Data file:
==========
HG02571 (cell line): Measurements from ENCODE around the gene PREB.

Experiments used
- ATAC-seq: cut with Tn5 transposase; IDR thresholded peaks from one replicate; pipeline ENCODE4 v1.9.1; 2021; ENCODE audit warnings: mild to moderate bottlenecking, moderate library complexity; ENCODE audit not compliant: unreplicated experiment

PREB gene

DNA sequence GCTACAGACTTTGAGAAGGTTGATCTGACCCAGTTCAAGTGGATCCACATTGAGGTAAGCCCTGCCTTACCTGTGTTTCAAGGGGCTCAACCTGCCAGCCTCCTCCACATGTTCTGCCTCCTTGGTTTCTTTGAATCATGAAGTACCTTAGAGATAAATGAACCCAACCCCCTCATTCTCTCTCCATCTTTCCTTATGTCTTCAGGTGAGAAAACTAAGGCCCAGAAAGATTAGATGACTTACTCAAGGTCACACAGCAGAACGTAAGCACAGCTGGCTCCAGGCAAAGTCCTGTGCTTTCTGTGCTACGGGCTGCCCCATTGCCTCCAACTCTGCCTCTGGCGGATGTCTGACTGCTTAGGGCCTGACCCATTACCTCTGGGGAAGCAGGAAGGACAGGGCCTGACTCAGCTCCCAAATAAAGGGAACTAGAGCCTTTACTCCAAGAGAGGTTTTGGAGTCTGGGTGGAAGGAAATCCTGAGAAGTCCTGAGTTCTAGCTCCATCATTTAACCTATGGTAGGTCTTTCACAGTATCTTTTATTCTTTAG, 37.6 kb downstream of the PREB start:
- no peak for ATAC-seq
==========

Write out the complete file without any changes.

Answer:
HG02571 (cell line): Measurements from ENCODE around the gene PREB.

Experiments used
- ATAC-seq: cut with Tn5 transposase; IDR thresholded peaks from one replicate; pipeline ENCODE4 v1.9.1; 2021; ENCODE audit warnings: mild to moderate bottlenecking, moderate library complexity; ENCODE audit not compliant: unreplicated experiment

PREB gene

DNA sequence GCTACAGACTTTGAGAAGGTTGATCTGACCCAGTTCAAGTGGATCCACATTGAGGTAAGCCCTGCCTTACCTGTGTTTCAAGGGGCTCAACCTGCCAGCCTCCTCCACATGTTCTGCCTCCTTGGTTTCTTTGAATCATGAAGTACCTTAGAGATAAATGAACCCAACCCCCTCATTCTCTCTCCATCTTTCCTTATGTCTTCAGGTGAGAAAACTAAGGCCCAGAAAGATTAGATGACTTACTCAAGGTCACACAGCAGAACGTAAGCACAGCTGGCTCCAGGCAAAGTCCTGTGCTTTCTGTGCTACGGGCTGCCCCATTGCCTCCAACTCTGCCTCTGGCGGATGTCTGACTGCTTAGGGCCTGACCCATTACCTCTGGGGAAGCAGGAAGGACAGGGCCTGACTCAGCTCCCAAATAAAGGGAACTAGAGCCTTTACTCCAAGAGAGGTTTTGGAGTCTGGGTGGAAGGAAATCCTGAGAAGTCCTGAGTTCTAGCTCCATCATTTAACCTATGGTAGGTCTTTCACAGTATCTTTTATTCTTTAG, 37.6 kb downstream of the PREB start:
- no peak for ATAC-seq